He started to visit the poorest of the sick in hospital bringing them gifts and doing the meanest of jobs that the nurses hated to do. For Gaetano, with Mass every morning, university lectures throughout the day, extra study and long visits to the hospital, twenty four hours a day weren't enough. Even so he sometimes found time to visit monks in their convent and converse, pray and make penitence with them. It is said that during his youth he used to play a particular game with anyone: he used to bet people he would complete a service promised them, but he did not bet for money but for recitations of the rosary and other prayers. He always seemed to deliver!

It was the intensification of his religious life during his university years that set his mind on becoming a priest. Truly this was his inner longing even before when he was still at his parents' palace and this attitude of his had never gone unnoticed by family members, friends and strangers alike. Padova therefore served as a fertile ground for encouraging his grand plan for living a saintly life through the priesthood. This comes out in one of his entries in the intimate diary he kept as a university student: 'I know too well, o Lord, that I am not worthy to be admitted among the consortium of these earthly angels (his way of viewing the ministry), I wish even so to merit it. You can see my burning desire to bind myself to you forever with priestly promises. Why therefore do you not console me, my dearest goodness? Anyway, my desire is not to want my way but your way. Accept at least these my heart's desires which in front of you become so real even when they cannot become a reality for me.'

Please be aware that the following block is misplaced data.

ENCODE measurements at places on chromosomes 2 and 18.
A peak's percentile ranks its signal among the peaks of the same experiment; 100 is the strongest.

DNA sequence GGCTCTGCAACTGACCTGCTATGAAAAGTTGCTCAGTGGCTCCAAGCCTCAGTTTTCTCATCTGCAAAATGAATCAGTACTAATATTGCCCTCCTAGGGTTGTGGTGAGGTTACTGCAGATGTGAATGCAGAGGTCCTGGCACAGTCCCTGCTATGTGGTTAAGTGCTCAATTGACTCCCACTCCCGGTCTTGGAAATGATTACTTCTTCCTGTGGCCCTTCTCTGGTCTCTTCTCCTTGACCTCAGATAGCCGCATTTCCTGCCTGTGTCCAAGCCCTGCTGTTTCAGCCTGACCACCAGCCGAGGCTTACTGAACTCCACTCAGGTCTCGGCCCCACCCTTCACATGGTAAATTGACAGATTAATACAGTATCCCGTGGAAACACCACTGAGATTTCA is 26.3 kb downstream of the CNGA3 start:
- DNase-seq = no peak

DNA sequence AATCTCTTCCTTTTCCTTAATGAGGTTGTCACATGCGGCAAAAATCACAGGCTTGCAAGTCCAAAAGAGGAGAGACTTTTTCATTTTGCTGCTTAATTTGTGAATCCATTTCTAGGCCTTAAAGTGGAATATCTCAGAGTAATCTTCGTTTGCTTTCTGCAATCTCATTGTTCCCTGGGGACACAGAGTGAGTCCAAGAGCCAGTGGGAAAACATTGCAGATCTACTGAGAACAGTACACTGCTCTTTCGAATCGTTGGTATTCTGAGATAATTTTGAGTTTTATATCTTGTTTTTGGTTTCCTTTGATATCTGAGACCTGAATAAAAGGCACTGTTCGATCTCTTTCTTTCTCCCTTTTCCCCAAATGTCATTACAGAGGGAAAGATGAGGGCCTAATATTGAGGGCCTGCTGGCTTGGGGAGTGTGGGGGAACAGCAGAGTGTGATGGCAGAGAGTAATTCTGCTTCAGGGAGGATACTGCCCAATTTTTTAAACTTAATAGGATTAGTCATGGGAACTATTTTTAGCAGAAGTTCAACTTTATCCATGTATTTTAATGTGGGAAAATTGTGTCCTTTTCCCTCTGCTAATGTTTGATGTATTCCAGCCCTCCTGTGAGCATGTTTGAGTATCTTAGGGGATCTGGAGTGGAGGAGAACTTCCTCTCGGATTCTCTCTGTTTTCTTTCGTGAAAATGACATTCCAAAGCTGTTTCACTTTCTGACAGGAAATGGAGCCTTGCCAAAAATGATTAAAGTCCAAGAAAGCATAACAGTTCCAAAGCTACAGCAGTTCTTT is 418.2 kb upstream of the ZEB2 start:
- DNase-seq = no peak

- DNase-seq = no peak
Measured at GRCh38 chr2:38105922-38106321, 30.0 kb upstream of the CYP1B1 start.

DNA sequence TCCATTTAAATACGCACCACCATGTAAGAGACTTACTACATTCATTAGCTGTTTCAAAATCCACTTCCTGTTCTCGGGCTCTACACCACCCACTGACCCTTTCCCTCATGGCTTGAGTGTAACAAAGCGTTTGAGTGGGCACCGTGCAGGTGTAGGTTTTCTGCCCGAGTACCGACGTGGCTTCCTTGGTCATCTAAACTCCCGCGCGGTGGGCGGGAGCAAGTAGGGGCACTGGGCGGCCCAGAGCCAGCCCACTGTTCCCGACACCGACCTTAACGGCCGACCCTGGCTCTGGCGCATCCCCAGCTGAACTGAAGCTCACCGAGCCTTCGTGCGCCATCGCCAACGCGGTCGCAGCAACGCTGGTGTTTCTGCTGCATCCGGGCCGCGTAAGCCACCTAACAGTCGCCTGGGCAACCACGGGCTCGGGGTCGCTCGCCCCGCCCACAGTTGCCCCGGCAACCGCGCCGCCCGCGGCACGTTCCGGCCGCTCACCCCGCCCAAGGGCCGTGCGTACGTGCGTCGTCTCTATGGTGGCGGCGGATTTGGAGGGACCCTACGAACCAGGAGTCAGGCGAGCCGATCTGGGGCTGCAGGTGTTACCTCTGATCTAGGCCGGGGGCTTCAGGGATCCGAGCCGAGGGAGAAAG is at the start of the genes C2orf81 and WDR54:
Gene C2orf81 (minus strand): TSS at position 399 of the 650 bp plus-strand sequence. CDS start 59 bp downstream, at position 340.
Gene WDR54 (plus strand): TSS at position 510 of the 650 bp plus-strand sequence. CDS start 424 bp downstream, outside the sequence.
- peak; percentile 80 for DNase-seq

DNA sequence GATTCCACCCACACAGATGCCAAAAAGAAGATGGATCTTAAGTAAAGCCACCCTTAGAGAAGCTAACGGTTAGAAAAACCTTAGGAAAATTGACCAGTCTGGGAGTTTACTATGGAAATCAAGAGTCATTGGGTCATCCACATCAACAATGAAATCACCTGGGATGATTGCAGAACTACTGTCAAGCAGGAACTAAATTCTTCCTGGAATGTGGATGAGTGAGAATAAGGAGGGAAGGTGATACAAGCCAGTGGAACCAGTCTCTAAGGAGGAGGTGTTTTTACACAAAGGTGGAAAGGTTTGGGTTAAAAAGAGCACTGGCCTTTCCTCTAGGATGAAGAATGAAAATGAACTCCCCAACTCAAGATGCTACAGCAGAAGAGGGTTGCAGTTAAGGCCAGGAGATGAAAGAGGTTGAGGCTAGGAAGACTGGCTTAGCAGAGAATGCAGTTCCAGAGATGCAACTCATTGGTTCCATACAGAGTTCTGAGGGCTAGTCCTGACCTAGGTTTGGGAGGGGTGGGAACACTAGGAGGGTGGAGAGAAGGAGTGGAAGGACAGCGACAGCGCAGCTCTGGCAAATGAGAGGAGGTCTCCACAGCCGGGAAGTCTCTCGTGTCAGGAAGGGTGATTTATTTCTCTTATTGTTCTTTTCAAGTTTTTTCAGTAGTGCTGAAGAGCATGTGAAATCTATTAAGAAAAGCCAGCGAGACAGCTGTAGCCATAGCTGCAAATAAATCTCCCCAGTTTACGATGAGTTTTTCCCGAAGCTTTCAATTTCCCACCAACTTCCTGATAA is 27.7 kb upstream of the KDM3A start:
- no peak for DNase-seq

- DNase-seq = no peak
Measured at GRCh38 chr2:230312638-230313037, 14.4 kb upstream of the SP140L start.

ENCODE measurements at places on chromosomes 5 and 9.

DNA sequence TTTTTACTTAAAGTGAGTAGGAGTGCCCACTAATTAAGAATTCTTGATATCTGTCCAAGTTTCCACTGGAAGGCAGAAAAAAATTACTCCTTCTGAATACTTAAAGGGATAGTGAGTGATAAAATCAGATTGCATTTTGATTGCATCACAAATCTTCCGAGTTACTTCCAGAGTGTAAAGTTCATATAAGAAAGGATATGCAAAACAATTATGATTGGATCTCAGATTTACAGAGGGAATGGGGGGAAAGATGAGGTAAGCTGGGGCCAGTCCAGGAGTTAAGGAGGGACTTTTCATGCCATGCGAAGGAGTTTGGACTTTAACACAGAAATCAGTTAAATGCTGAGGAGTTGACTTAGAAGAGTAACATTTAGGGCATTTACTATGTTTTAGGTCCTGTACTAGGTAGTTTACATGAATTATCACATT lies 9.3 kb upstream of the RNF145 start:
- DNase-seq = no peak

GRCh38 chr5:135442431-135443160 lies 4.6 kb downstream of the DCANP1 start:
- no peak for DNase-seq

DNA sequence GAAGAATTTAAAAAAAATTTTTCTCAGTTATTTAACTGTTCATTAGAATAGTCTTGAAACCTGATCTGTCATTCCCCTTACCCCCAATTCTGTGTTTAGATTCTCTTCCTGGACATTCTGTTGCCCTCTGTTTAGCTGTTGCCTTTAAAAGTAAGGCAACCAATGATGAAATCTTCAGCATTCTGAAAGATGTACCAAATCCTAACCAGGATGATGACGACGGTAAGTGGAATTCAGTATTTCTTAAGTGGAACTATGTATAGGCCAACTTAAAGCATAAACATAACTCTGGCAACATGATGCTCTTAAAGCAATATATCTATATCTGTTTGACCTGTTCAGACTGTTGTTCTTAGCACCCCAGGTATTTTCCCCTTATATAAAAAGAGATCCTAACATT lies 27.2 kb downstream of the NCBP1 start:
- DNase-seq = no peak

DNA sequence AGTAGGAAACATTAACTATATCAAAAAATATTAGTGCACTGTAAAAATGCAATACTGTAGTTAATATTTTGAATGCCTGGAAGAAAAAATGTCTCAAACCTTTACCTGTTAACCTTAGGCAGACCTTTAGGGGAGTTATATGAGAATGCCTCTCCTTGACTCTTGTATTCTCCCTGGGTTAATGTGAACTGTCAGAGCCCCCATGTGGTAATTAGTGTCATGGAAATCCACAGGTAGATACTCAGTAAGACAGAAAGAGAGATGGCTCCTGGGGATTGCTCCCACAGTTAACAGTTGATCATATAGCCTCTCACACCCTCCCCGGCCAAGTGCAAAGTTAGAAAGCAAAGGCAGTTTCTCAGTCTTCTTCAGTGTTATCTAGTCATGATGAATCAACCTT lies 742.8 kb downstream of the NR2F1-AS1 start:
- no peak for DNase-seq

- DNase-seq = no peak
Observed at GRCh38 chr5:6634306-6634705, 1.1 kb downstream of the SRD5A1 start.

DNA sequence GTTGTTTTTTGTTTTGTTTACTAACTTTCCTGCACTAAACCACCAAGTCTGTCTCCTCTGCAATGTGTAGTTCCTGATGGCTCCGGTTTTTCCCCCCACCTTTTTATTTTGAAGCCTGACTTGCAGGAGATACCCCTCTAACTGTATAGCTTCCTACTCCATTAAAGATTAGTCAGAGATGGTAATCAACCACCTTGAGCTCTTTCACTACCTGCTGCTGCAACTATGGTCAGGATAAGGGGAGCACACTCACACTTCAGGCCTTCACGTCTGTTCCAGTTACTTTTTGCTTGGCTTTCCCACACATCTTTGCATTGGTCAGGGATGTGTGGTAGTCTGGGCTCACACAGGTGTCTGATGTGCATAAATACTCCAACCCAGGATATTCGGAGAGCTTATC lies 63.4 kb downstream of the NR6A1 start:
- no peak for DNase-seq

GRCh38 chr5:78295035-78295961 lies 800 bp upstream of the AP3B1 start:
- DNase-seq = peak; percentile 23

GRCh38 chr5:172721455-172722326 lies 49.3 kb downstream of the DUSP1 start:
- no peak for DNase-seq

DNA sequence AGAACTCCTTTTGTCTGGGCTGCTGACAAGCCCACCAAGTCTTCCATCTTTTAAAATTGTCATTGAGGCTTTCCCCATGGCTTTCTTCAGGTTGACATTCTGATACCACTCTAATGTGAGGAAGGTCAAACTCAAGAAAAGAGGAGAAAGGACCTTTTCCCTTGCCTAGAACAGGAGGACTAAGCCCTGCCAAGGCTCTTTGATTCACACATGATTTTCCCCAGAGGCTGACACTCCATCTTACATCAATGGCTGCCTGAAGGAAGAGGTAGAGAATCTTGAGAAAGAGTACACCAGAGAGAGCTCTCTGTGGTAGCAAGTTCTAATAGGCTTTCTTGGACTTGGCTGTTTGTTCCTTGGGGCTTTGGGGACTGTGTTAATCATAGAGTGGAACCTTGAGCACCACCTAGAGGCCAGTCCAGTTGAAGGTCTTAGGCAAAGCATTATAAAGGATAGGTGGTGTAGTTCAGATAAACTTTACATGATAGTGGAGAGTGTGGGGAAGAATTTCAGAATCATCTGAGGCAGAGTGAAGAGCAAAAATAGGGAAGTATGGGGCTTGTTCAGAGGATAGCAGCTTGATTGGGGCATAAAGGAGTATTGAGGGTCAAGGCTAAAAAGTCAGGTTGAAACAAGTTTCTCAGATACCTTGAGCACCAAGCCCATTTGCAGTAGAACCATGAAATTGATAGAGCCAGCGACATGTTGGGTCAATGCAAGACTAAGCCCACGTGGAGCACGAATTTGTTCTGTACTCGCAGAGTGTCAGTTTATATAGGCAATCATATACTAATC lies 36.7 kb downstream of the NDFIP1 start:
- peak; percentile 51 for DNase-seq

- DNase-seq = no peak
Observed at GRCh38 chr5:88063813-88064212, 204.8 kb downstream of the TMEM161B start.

The difference between Gaetano and other good people of this world, is that words like these said in the fervor of youth usually become diluted with the passage of time. Not so with Gaetano whose promises and vows made in youth were kept in adulthood. Because of this, he would become a rock of faith during the upheavals which were imminent inside the church... others would cling to this rock during the upcoming storms.